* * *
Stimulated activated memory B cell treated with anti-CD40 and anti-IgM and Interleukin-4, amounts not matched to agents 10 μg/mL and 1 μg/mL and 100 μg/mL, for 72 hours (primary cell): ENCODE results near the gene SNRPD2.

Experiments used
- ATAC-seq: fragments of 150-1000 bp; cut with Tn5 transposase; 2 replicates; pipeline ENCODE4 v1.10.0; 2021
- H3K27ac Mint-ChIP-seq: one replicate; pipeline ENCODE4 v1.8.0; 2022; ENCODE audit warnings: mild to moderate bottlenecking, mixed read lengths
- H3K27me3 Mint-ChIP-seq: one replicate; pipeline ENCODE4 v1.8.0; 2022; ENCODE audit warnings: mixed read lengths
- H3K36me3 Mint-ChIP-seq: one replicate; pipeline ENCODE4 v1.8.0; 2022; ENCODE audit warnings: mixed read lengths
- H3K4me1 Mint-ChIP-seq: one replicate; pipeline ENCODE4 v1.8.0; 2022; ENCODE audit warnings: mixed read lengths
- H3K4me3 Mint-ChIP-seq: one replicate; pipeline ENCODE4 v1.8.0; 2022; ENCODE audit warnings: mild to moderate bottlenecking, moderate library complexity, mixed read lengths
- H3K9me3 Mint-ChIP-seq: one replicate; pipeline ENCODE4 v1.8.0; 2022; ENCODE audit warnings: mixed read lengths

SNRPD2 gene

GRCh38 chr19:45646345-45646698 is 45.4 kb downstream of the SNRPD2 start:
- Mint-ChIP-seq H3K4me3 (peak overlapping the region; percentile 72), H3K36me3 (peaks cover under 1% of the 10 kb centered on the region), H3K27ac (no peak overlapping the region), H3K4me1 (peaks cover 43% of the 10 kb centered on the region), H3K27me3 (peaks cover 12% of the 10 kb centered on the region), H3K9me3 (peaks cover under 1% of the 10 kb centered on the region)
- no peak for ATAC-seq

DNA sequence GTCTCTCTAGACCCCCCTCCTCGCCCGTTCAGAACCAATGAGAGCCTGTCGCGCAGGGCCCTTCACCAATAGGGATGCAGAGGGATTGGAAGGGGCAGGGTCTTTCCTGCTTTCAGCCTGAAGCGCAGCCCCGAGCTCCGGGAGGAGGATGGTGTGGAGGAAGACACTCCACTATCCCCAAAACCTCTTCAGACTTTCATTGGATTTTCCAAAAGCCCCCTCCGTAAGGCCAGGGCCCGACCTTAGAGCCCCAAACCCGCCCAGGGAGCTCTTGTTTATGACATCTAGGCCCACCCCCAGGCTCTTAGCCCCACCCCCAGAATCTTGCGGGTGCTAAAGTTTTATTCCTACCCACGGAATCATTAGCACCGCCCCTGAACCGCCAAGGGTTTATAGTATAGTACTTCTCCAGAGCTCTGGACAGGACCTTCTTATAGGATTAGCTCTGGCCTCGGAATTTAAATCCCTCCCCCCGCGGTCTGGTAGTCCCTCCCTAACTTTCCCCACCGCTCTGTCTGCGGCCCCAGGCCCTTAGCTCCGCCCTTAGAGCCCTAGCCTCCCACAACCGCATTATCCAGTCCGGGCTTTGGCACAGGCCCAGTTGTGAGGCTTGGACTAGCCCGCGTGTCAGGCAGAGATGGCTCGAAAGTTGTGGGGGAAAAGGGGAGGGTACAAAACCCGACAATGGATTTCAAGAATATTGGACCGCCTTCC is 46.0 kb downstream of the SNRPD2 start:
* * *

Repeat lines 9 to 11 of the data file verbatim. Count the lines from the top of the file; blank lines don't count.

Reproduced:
- H3K9me3 Mint-ChIP-seq: one replicate; pipeline ENCODE4 v1.8.0; 2022; ENCODE audit warnings: mixed read lengths

SNRPD2 gene

GRCh38 chr19:45646345-45646698 is 45.4 kb downstream of the SNRPD2 start: